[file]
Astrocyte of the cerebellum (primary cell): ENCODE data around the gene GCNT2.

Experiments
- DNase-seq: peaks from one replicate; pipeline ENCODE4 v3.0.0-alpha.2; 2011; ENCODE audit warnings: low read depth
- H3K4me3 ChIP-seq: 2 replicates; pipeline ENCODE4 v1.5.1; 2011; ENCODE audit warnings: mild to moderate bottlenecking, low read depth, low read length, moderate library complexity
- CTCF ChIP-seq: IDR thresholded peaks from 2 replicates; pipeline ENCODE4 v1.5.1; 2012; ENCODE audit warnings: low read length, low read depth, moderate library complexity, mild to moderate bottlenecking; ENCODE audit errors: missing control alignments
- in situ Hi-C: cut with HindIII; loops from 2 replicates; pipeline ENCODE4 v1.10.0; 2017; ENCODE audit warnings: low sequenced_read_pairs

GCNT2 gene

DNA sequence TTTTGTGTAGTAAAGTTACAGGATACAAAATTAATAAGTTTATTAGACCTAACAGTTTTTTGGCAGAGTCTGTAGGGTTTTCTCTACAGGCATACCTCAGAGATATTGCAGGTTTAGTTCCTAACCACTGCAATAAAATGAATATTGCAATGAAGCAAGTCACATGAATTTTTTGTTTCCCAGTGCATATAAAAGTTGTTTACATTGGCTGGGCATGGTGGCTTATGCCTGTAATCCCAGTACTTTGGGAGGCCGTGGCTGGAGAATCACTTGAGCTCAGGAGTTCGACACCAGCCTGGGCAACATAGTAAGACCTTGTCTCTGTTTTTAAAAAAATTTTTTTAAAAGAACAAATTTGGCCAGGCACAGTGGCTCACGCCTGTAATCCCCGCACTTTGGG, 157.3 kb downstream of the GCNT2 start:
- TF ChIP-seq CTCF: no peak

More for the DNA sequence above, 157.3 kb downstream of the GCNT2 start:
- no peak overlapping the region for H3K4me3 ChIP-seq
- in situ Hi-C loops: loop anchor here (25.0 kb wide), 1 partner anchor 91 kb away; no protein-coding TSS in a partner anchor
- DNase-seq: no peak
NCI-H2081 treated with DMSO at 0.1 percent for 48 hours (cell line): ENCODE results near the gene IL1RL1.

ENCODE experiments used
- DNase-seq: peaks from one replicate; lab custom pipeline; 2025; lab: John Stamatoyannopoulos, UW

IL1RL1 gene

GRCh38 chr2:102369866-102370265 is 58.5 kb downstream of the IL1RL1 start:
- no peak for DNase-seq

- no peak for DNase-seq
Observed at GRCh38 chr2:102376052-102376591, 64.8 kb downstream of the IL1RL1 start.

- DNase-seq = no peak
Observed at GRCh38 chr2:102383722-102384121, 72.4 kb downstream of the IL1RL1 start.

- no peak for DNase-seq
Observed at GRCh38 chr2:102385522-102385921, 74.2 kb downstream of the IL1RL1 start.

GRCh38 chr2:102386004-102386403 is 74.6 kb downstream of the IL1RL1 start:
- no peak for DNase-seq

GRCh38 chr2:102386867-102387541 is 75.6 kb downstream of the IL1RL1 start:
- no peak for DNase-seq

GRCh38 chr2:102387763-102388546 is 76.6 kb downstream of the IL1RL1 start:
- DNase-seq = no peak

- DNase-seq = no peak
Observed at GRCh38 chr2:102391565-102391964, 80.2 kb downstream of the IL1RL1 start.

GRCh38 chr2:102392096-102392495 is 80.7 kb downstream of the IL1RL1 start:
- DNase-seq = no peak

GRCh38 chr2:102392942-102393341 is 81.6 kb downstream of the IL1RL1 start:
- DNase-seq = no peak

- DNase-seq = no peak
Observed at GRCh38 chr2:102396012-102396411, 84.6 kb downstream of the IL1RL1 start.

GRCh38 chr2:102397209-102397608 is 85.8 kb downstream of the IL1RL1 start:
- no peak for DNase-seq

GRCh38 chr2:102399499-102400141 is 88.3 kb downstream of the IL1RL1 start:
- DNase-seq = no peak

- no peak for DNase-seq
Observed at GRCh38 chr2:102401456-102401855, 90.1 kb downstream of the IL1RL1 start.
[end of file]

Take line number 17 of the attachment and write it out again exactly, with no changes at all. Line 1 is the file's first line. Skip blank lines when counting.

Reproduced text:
IL1RL1 gene